© Shenn Tan

Minister Lee said: “I am honoured that Singapore is hosting the first CITES Global Youth Network Youth Leadership Programme. Very proud of our youth leaders here in Singapore who have worked to bring together youths from 31 countries to learn more about international environmental governance, and collectively shape the future of CGYN. Through the enthusiasm and passion of these youths, I am hopeful that we can push for a sustained, collaborative effort in combatting illegal wildlife trade and ensuring the long-term survival of our biodiversity. I would also like to thank our partners, including Temasek Foundation and Mandai Nature, for supporting the inaugural Youth Leadership Programme, and I hope to see more of such partners step forward to support and empower our youth leaders in their future endeavours.”

Day Three closed on a vibrant note with a Cultural Night celebration, where participants had the opportunity to showcase and share their diverse cultures with each other through music, dance, and traditional performances. 

The last day brought the participants to the Botany Centre at the Singapore Botanic Gardens to reflect on their experiences, establish the framework of the CGYN Leadership Committee, and chart a roadmap for the future of the youth network. 

The success of the programme underscores Singapore's commitment to combating illegal wildlife trade through research, education, legislation, and a whole-of-government enforcement approach as it transforms into a City in Nature, as well as the support and interest of the CITES Secretariat to work with CITES Parties and youth groups to create educated and engaged youth networks that can inform and influence conservation decisions.

Generous financial support from the Government of Switzerland supported the participation of the youth delegates, made possible with the administrative support of the United Nations Development Programme (UNDP) Malaysia. 

To learn more about the CITES Global Youth Network, follow CGYN on social media: 

 

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Editor’s Notes: 

For CITES-related media enquiries, please contact [email protected]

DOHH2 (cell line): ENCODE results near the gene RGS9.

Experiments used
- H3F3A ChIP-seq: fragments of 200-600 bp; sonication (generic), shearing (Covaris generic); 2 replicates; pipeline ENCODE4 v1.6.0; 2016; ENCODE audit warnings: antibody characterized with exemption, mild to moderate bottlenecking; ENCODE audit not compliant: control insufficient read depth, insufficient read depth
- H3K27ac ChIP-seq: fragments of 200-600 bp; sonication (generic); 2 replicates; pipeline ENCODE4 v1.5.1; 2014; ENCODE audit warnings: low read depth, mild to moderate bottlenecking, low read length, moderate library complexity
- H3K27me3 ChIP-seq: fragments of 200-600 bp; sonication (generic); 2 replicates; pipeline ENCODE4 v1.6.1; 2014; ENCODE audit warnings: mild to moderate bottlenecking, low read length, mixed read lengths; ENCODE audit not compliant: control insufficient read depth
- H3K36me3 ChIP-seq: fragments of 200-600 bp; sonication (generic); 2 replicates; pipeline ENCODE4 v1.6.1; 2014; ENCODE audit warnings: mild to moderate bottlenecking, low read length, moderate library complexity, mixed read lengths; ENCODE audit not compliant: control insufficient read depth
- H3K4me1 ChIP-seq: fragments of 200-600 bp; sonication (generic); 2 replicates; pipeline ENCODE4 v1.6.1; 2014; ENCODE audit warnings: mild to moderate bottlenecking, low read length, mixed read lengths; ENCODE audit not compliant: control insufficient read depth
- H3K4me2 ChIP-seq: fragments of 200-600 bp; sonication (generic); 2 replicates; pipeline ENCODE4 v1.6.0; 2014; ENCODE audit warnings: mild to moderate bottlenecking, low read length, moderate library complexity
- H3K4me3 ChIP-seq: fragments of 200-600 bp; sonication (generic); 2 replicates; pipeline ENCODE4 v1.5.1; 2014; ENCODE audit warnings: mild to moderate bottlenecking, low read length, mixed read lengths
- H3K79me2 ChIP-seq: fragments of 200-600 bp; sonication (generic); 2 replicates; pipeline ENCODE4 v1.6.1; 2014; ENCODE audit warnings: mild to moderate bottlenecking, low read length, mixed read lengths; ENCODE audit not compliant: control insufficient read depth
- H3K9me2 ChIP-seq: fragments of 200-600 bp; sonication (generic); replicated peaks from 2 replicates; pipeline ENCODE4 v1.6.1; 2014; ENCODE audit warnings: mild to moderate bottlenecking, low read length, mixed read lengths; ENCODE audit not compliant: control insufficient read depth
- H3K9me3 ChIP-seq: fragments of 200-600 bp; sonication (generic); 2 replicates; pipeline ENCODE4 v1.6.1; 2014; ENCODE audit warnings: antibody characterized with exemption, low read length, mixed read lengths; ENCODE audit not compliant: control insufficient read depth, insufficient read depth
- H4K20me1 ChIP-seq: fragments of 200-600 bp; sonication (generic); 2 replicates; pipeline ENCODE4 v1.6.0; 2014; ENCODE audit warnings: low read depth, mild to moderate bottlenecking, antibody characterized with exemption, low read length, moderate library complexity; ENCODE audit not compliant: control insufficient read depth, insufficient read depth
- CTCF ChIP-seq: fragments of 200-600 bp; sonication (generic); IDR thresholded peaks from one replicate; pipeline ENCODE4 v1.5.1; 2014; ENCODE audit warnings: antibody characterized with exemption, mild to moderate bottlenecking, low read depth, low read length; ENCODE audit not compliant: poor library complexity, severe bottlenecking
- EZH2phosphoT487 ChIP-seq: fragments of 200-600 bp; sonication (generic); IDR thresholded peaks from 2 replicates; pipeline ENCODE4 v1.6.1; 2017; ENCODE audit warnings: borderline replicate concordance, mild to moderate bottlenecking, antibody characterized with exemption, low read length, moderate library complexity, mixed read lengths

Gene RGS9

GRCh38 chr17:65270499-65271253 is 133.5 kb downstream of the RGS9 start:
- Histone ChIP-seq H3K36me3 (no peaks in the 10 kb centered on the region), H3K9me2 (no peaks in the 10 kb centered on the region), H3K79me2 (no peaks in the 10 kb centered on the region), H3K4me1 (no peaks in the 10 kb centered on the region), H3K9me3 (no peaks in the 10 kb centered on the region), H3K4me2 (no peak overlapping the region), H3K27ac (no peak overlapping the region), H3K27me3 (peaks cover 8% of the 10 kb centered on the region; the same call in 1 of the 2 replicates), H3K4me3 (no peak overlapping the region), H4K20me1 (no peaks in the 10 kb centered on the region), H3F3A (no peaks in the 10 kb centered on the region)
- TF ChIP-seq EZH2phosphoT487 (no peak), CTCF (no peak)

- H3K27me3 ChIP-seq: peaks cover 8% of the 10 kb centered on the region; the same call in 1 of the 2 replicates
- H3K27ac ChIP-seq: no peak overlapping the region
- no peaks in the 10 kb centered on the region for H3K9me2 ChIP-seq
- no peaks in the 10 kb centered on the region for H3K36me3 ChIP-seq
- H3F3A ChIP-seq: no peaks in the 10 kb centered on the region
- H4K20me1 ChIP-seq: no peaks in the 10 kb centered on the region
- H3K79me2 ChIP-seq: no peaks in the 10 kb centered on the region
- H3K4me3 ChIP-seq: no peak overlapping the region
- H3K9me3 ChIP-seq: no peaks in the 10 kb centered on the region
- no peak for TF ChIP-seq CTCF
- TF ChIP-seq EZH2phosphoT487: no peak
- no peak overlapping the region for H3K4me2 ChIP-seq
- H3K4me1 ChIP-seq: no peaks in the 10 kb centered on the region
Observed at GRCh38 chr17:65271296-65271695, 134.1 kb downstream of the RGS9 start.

For general CITES enquiries, please contact [email protected]

For NParks-related media enquiries, please visit www.go.gov.sg/nparks-media-query

About CITES 

The Convention on International Trade in Endangered Species of Wild Fauna and Flora (CITES) was signed on 3 March 1973 and entered into force on 1 July 1975. With 184 Parties (183 countries + the European Union), it remains one of the world's most powerful tools for wildlife conservation through the regulation of international trade in over 40,900 species of wild animals and plants. CITES-listed species are used by people around the world in their daily lives for food, health care, furniture, housing, tourist souvenirs, cosmetics or fashion. CITES seeks to ensure that international trade in such species is sustainable, legal and traceable and contributes to both the livelihoods of the communities that live closest to them and to national economies for a healthy planet and the prosperity of the people in support of UN Sustainable Development Goals. 

Follow CITES on social media: 

Find out more: https://cites.org/eng 

About the National Parks Board of Singapore (NParks) 

The National Parks Board (NParks) of Singapore is responsible for enhancing and managing the urban ecosystems of our City in Nature. We are the lead agency for greenery, biodiversity conservation, and wildlife and animal health, welfare and management. We are also working closely with the community to enhance the quality of our living environment.

NParks manages some 400 parks, 3,347 hectares of nature reserves, the Singapore Botanic Gardens, Pulau Ubin and the Sisters' Islands Marine Park. Adding to this is the extensive network of Nature Ways, and the over 380 km Park Connector Network that links major parks, nature areas and residential estates island-wide. Every year, we run about 3,000 educational and outreach programmes across our various green spaces.

NParks has developed an urban biodiversity conservation model, which aims to conserve representative ecosystems in land-scarce Singapore. NParks also monitors and coordinates measures to enhance the presence of biodiversity in our urban landscape.

NParks is working closely with partners in the landscape, horticulture, veterinary and animal sectors to increase productivity, and provide training for all levels of the workforce. 

As Singapore transforms into a City in Nature – a key pillar of the Singapore Green Plan 2030, which is a national movement to advance sustainable development – NParks’ efforts to combat illegal wildlife trade will also help to strengthen Singapore’s conservation of native biodiversity in our nature reserves and parks.

For more information, visit www.nparks.gov.sg and www.facebook.com/nparksbuzz